Inter-Well Relationships Are Messy, But That Can Be a Good Thing
Groups of wells communicate, interfere, and hit each other. It is an unruly scene that can offer benefits. Three stories look at why competing fracture networks can add to the production from rock that might otherwise be missed.
Groups of wells communicate and interfere with and hit each other. It’s an unruly scene but it can offer some production benefits. The first of these stories looks at how competing fracture networks can add drainage in rock that might otherwise be missed and the tradeoffs that come with that benefit for those planning drilling and fracturing.
ConocoPhillips quantified the impact of these competing fractures at its four-well test site. A second story looks at how the operator used the site to track how fast those communication channels close up and to identify what could be the choke point causing it.
A third story looks at the method used by Devon Energy to measure the degree of interference between wells and is using to create more, cost-effective communication among wells.
For Further Reading
URTeC 2570 Analysis of a Multi-Well Eagle Ford Pilot by K. Raterman, Y. Lue, B. Roy, et al., ConocoPhillips.
URTeC 3040 Well-to-Well Interference: Quantifying Connectivity and Understanding How Much Is Too Much—a STACK Case Study by T. Ingle, H. Greenwood, M. Wilkins, et al., Devon Energy.
SPE 191407 A New Technique for Quantifying Pressure Interference in Fractured Horizontal Shale Wells by W. Chu, K. Scott, R. Flumerfelt, Pioneer Natural Resources; C. Chen, Kappa Engineering.
Fracturing Within the Lines Is Neither Realistic Nor Productive
Some fractures grow like weeds, extending 1,000 ft or more, far beyond the area in which they were intended to grow.
The industry term for fracture growth that invades areas drained by other wells is “interference.”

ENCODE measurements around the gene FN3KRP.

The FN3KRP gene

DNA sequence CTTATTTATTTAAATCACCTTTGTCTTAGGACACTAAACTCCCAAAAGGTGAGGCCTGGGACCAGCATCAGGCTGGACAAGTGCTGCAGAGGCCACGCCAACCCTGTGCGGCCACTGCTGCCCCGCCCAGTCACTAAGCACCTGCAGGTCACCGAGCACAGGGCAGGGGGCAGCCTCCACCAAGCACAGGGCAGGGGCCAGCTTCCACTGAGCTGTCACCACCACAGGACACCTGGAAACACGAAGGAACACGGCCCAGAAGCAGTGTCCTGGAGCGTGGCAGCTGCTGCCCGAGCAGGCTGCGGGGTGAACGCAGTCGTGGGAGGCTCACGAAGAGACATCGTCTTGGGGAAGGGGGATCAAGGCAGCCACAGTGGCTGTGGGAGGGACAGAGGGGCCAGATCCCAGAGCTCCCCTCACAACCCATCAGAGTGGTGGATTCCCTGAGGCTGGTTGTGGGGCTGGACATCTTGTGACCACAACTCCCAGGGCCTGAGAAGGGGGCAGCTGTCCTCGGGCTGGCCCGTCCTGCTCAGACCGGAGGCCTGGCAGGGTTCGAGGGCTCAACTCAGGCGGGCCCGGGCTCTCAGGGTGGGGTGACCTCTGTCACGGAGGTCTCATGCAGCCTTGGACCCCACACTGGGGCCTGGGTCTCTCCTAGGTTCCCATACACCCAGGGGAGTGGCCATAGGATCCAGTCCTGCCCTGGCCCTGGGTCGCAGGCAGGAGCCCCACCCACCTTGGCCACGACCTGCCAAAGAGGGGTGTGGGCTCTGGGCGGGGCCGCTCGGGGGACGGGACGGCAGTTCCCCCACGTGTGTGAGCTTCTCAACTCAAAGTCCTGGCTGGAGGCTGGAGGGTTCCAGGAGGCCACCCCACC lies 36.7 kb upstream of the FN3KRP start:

The word was coined by fracturing experts hoping to replace the term “frac hit” after it became clear that the fractures running from one well to the next did more than just “hit” things. The term “interference,” though, still suggests overlapping fracture networks can promote wasteful competition for resources or damage.
A recent paper from Devon Energy looked at the relationship between interwell connectivity and production and asked “how much is too much?” (URTeC 3040). Their answer seems to be “more is better among groups of wells fractured around the same time.”
“Well-to-well connectivity should not always carry a negative connotation. As this study showed, when using a set well spacing, increased connectivity may lead to higher well performance,” said Trevor Ingle, a completion engineer for Devon, at the end of his 2020 Unconventional Resources Technical Conference (URTeC) presentation.
A similar message was delivered in a paper from ConocoPhillips, which used a highly instrumented, four-well test site in the Eagle Ford to observe long fractures draining rock in the area beyond the densely fractured near-wellbore area (URTeC 2570).
“The major message we wanted to convey is that there was interwell interference during and after completions,” said Kevin Raterman, an engineering fellow for ConocoPhillips.
The conclusions of the paper, which offered a rare look at fracture growth among nearby wells, challenged the widespread assumption held by “a lot of people in the industry today [that] there is too much interference among wells.”